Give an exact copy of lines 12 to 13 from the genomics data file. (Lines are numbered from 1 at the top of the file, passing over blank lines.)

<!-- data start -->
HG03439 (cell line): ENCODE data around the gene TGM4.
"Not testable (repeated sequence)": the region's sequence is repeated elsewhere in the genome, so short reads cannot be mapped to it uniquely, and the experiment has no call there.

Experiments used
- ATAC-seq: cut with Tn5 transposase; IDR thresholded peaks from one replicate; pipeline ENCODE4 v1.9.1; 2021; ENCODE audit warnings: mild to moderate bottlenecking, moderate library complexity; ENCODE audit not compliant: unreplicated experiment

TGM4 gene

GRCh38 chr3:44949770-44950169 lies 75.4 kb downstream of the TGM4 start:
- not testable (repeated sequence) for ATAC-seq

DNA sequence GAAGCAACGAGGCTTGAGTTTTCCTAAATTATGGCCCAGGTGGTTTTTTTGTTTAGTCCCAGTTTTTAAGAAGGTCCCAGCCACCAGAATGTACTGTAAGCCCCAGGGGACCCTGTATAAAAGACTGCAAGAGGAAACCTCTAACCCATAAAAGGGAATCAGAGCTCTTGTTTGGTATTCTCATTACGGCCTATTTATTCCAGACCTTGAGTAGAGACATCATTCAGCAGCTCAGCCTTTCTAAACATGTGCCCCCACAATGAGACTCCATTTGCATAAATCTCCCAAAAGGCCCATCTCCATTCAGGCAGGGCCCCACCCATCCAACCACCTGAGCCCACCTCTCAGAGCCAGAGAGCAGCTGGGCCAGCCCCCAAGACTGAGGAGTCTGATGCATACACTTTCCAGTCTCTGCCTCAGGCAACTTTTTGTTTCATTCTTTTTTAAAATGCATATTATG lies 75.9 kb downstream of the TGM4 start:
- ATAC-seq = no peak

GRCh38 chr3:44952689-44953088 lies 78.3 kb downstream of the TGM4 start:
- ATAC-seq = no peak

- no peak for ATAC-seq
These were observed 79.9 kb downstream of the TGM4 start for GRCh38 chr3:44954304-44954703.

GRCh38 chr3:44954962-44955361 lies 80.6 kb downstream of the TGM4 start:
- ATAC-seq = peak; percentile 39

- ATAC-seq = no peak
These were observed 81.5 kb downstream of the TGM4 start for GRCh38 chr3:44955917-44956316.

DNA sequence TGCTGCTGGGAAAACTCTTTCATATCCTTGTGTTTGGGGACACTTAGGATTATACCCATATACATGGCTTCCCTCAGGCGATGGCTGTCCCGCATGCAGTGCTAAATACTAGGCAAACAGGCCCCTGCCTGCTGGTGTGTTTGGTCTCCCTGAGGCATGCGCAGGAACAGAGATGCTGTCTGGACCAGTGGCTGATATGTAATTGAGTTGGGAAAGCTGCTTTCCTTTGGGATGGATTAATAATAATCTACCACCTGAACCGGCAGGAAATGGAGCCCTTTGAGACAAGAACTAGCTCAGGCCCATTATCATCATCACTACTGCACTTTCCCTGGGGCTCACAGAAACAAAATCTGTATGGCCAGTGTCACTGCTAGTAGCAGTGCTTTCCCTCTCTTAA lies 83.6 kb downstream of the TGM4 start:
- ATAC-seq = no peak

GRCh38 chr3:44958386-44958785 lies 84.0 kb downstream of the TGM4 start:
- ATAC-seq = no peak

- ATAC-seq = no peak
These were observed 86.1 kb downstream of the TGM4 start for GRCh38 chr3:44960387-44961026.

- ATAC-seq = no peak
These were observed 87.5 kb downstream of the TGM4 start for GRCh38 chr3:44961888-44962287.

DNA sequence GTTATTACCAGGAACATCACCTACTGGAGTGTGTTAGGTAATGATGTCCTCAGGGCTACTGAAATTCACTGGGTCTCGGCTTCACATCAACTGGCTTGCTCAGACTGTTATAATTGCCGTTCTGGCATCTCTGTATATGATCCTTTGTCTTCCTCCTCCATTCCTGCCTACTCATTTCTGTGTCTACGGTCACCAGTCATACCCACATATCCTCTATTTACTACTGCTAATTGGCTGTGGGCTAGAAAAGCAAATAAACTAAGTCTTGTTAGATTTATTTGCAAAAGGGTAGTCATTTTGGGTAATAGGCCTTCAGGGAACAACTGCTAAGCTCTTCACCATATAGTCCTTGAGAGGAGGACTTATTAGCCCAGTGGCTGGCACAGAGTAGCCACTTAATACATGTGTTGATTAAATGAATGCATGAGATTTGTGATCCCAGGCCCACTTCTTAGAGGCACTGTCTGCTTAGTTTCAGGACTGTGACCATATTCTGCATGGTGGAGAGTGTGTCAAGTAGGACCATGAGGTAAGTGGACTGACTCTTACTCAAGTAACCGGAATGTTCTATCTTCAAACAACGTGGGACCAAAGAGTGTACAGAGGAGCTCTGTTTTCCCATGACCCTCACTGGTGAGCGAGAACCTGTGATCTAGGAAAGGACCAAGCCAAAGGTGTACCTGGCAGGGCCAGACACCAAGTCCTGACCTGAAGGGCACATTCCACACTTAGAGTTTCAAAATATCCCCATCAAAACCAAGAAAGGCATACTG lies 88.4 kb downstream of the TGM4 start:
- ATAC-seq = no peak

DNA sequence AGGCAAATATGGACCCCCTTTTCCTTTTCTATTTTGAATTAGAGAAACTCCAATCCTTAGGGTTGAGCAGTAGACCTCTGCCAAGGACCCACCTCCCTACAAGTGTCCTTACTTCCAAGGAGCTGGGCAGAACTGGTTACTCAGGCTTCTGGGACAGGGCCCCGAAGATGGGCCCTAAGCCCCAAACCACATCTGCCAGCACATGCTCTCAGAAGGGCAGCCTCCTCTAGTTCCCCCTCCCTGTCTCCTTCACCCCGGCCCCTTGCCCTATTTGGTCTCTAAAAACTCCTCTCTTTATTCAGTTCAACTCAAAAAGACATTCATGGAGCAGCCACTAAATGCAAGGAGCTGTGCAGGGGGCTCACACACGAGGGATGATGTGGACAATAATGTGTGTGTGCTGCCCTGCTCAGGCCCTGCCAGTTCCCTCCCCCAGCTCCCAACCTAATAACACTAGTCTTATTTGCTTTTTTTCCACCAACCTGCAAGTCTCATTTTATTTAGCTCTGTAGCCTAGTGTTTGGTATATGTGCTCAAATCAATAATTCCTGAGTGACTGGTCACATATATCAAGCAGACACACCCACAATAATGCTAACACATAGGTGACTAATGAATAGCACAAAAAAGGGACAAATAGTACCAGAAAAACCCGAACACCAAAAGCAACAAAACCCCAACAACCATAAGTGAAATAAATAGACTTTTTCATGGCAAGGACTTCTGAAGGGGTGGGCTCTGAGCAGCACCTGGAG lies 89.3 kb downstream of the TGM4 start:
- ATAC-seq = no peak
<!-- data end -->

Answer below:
- no peak for ATAC-seq
These were observed 79.9 kb downstream of the TGM4 start for GRCh38 chr3:44954304-44954703.